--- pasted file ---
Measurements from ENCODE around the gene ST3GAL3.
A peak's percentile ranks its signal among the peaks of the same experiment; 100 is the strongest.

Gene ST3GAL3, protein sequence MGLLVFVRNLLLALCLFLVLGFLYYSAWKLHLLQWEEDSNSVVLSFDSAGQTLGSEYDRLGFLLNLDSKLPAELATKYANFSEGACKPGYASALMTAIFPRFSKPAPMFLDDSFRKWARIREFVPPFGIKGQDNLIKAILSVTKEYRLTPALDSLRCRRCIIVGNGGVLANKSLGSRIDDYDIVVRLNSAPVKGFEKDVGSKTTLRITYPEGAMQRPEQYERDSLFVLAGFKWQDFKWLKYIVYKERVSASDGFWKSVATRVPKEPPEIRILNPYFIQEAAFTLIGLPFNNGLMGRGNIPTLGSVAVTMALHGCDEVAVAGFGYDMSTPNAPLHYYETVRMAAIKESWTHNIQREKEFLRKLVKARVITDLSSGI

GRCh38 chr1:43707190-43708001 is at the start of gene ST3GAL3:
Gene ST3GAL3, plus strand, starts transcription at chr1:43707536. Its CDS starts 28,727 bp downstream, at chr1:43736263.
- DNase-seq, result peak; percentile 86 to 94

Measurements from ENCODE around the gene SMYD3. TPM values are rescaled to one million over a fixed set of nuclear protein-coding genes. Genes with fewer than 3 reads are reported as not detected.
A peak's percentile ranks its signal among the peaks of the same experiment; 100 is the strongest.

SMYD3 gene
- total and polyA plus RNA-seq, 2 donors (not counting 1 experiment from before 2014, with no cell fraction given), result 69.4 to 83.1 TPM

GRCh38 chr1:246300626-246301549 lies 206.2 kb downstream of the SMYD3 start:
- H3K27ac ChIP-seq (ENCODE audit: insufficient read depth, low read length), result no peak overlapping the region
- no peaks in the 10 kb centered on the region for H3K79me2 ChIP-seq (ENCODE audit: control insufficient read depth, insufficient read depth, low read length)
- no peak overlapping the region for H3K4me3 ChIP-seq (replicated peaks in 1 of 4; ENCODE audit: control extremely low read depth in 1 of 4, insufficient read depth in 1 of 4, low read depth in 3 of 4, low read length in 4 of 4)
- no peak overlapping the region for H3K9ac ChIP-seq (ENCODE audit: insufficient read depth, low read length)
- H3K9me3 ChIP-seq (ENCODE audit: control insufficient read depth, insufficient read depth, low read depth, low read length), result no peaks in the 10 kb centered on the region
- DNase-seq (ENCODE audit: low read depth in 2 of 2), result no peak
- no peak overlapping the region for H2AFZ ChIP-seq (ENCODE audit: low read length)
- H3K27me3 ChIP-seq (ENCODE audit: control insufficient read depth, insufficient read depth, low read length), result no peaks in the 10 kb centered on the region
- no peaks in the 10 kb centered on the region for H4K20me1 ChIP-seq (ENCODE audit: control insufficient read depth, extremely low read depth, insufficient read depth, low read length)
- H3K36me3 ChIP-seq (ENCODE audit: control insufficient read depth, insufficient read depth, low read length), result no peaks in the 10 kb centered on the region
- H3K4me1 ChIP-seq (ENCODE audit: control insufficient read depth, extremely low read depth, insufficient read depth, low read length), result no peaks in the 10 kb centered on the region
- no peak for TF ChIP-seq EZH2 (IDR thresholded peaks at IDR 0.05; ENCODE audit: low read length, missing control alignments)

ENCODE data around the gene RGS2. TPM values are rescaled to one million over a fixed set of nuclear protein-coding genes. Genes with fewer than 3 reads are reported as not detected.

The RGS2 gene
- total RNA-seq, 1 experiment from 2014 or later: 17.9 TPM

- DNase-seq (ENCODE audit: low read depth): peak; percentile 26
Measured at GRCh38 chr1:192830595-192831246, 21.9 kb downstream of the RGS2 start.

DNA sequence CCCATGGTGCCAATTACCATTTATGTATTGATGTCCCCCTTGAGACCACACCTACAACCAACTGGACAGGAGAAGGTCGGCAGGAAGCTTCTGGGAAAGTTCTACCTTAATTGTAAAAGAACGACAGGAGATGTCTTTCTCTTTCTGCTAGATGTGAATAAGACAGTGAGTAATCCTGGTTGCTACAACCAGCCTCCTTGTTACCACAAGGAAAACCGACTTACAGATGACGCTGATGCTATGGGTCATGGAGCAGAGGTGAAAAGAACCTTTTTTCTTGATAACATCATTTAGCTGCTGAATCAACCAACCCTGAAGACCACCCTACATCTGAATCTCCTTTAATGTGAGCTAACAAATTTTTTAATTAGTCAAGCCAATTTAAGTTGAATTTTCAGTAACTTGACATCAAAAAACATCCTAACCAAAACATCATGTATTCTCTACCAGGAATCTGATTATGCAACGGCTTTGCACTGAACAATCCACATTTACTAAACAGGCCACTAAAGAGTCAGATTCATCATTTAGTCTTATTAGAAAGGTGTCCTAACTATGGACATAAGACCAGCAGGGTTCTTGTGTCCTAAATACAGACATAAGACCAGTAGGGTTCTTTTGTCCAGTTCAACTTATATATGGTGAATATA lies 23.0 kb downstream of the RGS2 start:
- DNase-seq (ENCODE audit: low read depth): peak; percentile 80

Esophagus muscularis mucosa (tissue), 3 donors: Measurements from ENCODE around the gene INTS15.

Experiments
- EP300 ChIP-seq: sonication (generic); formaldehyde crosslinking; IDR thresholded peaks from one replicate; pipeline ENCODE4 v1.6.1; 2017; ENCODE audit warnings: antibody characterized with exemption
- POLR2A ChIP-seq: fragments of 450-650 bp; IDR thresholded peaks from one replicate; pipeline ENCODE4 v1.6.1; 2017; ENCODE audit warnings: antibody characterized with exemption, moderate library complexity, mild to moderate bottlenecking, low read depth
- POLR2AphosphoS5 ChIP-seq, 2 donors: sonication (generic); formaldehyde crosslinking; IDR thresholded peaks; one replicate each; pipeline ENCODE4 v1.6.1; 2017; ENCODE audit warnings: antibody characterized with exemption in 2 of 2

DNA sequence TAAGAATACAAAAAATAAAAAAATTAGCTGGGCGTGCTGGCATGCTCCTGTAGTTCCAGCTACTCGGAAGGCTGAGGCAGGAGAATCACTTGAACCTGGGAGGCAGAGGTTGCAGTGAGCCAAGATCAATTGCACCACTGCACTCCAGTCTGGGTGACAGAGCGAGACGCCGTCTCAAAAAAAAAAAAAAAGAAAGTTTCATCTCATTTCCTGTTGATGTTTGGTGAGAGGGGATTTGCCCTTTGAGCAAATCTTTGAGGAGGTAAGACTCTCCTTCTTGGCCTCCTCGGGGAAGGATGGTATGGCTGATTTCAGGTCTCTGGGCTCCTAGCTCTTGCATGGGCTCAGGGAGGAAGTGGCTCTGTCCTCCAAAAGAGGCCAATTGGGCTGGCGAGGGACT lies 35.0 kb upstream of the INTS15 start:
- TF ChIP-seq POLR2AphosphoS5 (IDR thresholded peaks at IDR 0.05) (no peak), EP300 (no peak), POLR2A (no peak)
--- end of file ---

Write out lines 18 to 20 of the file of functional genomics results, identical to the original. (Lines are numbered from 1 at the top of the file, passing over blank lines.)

- no peak overlapping the region for H2AFZ ChIP-seq (ENCODE audit: low read length)
- H3K27me3 ChIP-seq (ENCODE audit: control insufficient read depth, insufficient read depth, low read length), result no peaks in the 10 kb centered on the region
- no peaks in the 10 kb centered on the region for H4K20me1 ChIP-seq (ENCODE audit: control insufficient read depth, extremely low read depth, insufficient read depth, low read length)